“Pianist Nancy Tsou’s latest release transports you to the tremendous excitement, the pageantry of the Latin composers Piazzolla, De Falla, Granados, Albéniz and Ginastera.” MOVE Records
There is probably a shortage of Chinese pianists in Argentina but Nancy Tsou makes up for it in a beautifully compiled CD championing the music of her own country and that of the mother country, Spain.
When classical buffs think of Argentina, their minds turn immediately to the Tango and then directly to Astor Piazzolla though it was Daniel Barenboim who really stimulated the classical interest in this dance form. It’s not surprising then that the opening tracks are three of Astor’s, “Oblivion” – slow and melancholy, “Milonga De Angel” – also sad and technically a predecessor of the Tango rhythm, and the more rhythmically recognisable “Libertango” – on the whole more relaxing than inspiring a desire to dance.
Enrique Granados was in my opinion the most nationalistic of Spanish composers, his “Andalusa” makes one think of the Sierras if not the Toreadors. Any pianist will tell you that it sounds easy to play but definitely is not. “Intermezzo” is also full of dotted rhythms with slower episodes – it is part of his suite “Goyescas” which was so well-received in the USA that his departure was delayed resulting in his untimely death after a U-boat attack. Happily, a large amount of his scores, thought lost, has recently come to light.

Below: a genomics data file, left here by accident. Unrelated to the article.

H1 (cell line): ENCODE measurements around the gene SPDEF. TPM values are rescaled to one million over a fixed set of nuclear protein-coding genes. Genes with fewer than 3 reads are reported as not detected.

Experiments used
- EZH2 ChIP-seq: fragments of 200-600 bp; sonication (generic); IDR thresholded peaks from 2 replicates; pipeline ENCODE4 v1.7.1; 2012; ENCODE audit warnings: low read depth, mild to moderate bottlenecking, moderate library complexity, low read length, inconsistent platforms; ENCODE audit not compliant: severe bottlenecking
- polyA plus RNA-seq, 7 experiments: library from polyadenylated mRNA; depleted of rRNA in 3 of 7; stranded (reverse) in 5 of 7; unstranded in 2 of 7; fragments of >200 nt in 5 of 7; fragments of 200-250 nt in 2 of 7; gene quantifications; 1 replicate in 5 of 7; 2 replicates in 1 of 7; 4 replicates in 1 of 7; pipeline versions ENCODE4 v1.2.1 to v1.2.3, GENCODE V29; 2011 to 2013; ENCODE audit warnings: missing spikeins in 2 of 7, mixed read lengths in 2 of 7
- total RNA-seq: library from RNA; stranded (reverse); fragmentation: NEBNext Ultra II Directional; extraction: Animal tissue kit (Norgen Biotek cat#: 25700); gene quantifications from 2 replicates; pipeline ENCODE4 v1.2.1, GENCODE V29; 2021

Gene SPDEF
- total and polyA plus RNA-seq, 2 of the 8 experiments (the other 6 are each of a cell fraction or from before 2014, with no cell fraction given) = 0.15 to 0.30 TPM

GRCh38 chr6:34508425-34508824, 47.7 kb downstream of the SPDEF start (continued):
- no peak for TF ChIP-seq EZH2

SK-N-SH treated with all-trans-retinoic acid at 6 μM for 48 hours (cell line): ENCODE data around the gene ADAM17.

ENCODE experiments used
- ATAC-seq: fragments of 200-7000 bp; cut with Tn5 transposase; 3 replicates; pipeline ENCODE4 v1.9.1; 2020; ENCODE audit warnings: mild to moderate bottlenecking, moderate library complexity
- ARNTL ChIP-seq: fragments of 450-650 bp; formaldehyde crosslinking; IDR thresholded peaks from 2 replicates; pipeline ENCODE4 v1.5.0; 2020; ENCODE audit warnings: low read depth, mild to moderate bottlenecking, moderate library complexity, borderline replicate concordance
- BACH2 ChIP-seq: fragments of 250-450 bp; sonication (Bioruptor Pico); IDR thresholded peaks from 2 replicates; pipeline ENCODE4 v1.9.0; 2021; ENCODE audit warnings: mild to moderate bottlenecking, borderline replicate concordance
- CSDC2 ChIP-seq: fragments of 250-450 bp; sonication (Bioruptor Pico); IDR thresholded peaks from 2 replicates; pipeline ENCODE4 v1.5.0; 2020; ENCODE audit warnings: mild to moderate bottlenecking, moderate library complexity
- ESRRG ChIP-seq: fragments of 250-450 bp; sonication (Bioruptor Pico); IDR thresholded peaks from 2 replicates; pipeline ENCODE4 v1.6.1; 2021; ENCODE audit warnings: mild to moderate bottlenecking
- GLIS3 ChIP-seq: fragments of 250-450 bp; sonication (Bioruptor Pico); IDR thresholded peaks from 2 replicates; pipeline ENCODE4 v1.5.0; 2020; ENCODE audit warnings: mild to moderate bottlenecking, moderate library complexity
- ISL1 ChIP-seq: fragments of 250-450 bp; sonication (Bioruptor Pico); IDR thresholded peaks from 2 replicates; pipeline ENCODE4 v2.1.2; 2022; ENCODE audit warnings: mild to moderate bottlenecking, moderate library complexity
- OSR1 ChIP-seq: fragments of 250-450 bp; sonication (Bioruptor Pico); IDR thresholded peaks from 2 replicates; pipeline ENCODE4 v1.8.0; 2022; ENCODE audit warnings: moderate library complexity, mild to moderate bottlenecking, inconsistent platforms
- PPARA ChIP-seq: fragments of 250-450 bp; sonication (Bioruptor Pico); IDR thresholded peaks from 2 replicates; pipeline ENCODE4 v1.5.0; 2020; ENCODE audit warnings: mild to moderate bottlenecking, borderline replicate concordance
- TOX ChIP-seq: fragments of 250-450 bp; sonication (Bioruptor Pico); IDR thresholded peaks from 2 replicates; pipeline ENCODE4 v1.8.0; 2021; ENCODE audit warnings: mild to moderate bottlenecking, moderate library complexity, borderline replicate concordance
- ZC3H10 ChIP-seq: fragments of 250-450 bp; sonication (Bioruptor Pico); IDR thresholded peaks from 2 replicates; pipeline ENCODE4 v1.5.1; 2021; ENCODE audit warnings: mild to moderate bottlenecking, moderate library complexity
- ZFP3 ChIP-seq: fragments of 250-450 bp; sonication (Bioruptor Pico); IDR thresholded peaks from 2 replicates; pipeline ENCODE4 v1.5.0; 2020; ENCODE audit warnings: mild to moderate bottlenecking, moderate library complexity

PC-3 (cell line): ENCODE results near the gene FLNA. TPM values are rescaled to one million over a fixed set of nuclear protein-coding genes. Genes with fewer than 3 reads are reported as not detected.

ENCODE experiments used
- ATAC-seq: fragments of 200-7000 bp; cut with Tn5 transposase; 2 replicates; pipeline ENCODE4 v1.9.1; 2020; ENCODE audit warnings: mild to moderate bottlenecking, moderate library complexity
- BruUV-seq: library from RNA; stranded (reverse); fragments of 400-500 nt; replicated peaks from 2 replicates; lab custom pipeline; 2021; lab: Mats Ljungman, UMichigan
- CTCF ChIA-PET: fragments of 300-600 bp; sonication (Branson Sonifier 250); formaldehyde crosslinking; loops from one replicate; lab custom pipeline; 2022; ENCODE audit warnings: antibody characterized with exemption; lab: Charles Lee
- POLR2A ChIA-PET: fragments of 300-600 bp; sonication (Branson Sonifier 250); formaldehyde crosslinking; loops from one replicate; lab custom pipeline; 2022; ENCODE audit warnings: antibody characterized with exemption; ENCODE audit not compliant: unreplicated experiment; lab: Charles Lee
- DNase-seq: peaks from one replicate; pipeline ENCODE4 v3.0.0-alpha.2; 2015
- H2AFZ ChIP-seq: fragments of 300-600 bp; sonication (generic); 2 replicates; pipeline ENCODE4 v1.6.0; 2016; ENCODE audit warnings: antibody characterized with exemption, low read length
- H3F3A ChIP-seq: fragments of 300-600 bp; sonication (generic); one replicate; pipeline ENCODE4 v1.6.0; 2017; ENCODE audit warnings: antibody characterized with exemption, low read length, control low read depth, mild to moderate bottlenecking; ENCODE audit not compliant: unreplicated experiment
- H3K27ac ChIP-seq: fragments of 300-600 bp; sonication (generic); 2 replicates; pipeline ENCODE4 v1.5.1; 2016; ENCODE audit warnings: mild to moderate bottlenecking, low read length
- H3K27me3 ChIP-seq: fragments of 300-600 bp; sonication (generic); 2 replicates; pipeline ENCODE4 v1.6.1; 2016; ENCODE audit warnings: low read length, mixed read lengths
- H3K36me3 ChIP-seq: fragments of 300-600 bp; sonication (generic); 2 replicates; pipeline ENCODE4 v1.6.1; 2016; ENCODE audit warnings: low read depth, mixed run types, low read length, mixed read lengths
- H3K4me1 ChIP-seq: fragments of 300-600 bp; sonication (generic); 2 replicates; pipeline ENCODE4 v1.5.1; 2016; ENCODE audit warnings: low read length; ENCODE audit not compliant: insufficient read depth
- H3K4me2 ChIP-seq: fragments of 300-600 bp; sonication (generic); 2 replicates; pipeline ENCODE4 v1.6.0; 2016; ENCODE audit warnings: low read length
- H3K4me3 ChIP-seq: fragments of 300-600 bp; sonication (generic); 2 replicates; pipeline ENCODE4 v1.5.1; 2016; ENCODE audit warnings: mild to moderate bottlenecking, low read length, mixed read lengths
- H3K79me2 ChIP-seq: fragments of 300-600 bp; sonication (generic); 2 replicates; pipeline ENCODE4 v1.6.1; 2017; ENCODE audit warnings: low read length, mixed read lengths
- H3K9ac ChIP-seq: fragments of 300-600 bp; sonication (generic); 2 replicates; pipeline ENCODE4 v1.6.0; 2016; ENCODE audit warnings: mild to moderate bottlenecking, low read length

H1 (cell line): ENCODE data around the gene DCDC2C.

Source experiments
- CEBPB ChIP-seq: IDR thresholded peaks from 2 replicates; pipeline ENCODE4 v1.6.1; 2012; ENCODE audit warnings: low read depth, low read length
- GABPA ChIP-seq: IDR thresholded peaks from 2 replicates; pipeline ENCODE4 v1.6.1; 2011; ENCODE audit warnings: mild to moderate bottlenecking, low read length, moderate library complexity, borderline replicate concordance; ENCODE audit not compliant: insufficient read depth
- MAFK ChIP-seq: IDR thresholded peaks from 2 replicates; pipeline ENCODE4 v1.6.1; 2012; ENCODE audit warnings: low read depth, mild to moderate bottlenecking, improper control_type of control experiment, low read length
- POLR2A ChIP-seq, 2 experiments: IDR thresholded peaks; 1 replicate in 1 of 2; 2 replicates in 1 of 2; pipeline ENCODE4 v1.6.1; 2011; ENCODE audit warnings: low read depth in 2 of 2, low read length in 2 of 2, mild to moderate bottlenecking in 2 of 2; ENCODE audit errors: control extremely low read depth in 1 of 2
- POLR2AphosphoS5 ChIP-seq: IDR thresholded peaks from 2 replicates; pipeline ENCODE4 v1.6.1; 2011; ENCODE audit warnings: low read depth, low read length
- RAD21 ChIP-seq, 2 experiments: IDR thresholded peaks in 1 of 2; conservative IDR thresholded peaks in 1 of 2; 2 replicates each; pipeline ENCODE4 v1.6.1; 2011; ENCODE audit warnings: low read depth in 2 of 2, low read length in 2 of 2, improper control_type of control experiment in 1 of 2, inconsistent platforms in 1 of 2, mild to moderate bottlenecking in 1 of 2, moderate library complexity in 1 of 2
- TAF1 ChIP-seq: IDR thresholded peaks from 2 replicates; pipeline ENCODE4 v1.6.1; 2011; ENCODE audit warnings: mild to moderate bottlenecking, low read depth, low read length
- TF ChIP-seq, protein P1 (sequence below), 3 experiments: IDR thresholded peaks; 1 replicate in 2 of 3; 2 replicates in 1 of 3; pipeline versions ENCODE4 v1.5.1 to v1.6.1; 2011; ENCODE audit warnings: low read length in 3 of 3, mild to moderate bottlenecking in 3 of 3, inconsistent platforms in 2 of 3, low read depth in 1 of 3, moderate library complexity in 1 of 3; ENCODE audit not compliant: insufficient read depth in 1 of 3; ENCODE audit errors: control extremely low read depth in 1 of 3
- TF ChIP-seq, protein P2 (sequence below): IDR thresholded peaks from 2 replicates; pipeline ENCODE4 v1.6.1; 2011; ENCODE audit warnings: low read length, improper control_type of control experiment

Isaac Albéniz is probably best-known for his pieces for guitar although most of these were written originally for piano. His life was cut short by Bright’s disease to which Mozart also succumbed. Nancy played two contrasting pieces from his “Songs of Spain” album.
Manuel De Falla forms a bridge from Spain to Argentina though it was late in life that he migrated to Buenos Aires to escape Franco’s régime. “A Brief Life” comes from an opera of the same name while “Miller’s Dance” is a lively rhythmical piece from “Three-cornered Hat” often heard in versions for guitar and for orchestra.
With Alberto Ginastera, we are back to Argentina and more modern times. I feel his music really brings to mind Latin America rather than Spain. We hear here three of his dances from Op2 – very enjoyable.
It is impossible to praise Nancy Tsou’s playing too highly – accurate, rhythmical and exciting. Many of the works she plays are usually heard being played by musical groups but she loses none of the nuances and, above all, the music is imbued with strongly Hispanic sensitivities.
Nancy Tsou (pronounced “Zo”) was born to a diplomatic family of the Republic of China (Taiwan). She began her musical education at age five, in Argentina, and continued her studies in Melbourne and New York.
The Latin Muse is available from MOVE Records here